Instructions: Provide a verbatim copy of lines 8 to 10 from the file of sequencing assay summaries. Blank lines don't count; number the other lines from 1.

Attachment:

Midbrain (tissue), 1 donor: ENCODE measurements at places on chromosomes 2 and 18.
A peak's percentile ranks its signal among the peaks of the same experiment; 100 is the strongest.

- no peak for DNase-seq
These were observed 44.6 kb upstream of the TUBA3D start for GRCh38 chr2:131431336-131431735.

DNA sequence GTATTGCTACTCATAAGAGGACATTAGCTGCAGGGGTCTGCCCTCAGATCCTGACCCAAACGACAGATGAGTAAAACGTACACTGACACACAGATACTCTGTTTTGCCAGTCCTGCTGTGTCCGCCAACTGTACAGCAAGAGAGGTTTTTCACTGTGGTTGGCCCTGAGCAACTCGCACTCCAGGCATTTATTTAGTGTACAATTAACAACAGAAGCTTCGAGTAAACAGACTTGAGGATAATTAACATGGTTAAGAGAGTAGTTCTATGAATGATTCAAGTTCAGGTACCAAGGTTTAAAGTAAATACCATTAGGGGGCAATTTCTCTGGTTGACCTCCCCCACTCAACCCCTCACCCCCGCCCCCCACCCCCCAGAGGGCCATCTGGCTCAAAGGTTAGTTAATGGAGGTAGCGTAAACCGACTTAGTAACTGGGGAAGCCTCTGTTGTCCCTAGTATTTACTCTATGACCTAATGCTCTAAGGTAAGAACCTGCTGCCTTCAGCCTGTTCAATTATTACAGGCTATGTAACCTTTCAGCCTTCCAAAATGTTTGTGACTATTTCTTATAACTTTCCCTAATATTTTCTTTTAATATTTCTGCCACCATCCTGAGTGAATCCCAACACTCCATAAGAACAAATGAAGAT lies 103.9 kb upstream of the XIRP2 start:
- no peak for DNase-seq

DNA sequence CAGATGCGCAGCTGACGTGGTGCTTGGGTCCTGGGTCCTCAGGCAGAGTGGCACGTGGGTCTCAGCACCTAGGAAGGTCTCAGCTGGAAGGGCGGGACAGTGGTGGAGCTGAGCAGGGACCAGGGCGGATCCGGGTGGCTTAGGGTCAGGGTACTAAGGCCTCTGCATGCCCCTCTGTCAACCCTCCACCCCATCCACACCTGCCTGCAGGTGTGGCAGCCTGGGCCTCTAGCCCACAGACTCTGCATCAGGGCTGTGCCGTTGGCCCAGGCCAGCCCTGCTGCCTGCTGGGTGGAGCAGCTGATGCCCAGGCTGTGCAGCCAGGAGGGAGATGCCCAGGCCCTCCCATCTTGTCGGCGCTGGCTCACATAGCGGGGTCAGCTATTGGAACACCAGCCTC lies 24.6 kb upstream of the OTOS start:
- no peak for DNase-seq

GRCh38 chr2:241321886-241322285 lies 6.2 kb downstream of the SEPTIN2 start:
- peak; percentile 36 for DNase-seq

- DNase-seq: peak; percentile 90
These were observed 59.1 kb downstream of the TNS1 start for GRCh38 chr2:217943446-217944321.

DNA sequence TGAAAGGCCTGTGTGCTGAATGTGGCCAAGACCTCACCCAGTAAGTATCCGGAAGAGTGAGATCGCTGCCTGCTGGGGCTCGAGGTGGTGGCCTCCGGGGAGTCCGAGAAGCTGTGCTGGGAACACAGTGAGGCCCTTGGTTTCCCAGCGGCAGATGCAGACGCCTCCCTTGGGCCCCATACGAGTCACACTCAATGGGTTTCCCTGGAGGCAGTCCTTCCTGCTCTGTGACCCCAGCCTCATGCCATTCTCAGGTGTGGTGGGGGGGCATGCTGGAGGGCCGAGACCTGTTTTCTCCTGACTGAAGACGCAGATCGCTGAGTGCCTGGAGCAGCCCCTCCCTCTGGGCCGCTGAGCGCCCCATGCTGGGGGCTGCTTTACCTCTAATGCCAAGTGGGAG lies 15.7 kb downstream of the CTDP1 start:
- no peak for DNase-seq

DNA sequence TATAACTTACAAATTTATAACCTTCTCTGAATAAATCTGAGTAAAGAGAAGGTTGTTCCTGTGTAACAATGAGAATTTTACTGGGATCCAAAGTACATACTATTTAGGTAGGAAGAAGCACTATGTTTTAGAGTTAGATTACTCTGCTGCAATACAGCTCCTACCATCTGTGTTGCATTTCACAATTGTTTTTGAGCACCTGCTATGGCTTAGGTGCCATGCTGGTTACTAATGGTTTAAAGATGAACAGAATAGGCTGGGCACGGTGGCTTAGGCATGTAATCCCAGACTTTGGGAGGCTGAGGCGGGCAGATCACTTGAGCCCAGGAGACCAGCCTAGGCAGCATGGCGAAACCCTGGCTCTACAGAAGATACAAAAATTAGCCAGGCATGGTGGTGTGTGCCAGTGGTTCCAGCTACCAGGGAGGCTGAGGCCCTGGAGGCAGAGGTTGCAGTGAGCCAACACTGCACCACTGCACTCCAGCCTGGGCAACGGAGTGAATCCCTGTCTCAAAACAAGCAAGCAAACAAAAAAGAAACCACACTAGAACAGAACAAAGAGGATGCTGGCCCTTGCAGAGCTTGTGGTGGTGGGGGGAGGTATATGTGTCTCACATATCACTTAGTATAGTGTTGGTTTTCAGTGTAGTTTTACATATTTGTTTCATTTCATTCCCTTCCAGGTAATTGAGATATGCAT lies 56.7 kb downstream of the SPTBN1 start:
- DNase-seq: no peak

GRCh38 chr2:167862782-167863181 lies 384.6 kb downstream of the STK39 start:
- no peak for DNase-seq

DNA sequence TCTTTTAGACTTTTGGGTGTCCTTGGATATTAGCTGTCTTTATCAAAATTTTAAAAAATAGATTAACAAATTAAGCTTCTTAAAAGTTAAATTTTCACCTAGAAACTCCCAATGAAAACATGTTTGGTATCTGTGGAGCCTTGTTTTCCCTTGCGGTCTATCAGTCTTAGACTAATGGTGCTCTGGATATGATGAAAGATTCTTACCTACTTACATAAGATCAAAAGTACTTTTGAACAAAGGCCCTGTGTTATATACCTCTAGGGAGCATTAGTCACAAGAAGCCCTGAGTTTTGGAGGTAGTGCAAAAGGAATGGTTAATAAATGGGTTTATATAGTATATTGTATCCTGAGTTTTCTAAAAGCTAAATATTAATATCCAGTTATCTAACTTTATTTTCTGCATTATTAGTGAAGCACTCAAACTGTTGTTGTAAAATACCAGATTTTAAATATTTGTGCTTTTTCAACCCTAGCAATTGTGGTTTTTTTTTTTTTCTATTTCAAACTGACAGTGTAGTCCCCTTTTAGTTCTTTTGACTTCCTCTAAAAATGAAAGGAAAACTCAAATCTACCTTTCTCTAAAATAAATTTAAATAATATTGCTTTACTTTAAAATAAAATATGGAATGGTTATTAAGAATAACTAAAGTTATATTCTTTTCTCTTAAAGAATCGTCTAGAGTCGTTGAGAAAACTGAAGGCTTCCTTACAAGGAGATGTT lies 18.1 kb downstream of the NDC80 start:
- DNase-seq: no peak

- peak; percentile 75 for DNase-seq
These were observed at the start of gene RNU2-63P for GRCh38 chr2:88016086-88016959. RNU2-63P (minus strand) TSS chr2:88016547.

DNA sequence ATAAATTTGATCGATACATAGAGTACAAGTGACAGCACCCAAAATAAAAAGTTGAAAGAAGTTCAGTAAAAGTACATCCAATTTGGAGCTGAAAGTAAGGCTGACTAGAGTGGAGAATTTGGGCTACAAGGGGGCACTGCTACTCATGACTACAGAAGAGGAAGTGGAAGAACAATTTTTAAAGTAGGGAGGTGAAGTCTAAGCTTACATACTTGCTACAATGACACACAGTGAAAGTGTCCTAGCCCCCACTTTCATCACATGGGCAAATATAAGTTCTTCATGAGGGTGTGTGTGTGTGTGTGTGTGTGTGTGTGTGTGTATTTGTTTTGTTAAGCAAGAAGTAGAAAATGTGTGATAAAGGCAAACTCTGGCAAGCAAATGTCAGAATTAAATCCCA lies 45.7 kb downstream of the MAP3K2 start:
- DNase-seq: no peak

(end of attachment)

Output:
- no peak for DNase-seq

GRCh38 chr2:241321886-241322285 lies 6.2 kb downstream of the SEPTIN2 start:
- peak; percentile 36 for DNase-seq